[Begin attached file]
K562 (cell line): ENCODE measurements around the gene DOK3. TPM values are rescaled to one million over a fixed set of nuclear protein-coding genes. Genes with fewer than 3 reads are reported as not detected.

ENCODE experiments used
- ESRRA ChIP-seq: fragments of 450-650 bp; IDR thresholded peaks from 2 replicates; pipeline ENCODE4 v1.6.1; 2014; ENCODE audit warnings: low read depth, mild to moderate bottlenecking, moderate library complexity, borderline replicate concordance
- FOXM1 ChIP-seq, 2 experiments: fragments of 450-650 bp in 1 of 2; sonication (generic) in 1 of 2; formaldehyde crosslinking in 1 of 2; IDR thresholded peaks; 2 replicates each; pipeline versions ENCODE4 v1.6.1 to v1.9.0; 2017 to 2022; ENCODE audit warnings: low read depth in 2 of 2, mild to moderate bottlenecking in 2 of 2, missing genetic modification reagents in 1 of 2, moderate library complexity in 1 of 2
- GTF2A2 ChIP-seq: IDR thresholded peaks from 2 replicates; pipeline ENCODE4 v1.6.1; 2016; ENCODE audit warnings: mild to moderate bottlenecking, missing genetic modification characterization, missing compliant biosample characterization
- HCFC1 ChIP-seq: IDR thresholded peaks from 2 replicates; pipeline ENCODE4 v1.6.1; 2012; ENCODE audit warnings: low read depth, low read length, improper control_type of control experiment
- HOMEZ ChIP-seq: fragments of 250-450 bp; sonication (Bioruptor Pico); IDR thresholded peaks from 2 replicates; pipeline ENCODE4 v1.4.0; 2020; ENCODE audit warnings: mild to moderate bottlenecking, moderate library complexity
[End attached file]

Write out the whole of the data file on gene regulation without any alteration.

K562 (cell line): ENCODE measurements around the gene DOK3. TPM values are rescaled to one million over a fixed set of nuclear protein-coding genes. Genes with fewer than 3 reads are reported as not detected.

ENCODE experiments used
- ESRRA ChIP-seq: fragments of 450-650 bp; IDR thresholded peaks from 2 replicates; pipeline ENCODE4 v1.6.1; 2014; ENCODE audit warnings: low read depth, mild to moderate bottlenecking, moderate library complexity, borderline replicate concordance
- FOXM1 ChIP-seq, 2 experiments: fragments of 450-650 bp in 1 of 2; sonication (generic) in 1 of 2; formaldehyde crosslinking in 1 of 2; IDR thresholded peaks; 2 replicates each; pipeline versions ENCODE4 v1.6.1 to v1.9.0; 2017 to 2022; ENCODE audit warnings: low read depth in 2 of 2, mild to moderate bottlenecking in 2 of 2, missing genetic modification reagents in 1 of 2, moderate library complexity in 1 of 2
- GTF2A2 ChIP-seq: IDR thresholded peaks from 2 replicates; pipeline ENCODE4 v1.6.1; 2016; ENCODE audit warnings: mild to moderate bottlenecking, missing genetic modification characterization, missing compliant biosample characterization
- HCFC1 ChIP-seq: IDR thresholded peaks from 2 replicates; pipeline ENCODE4 v1.6.1; 2012; ENCODE audit warnings: low read depth, low read length, improper control_type of control experiment
- HOMEZ ChIP-seq: fragments of 250-450 bp; sonication (Bioruptor Pico); IDR thresholded peaks from 2 replicates; pipeline ENCODE4 v1.4.0; 2020; ENCODE audit warnings: mild to moderate bottlenecking, moderate library complexity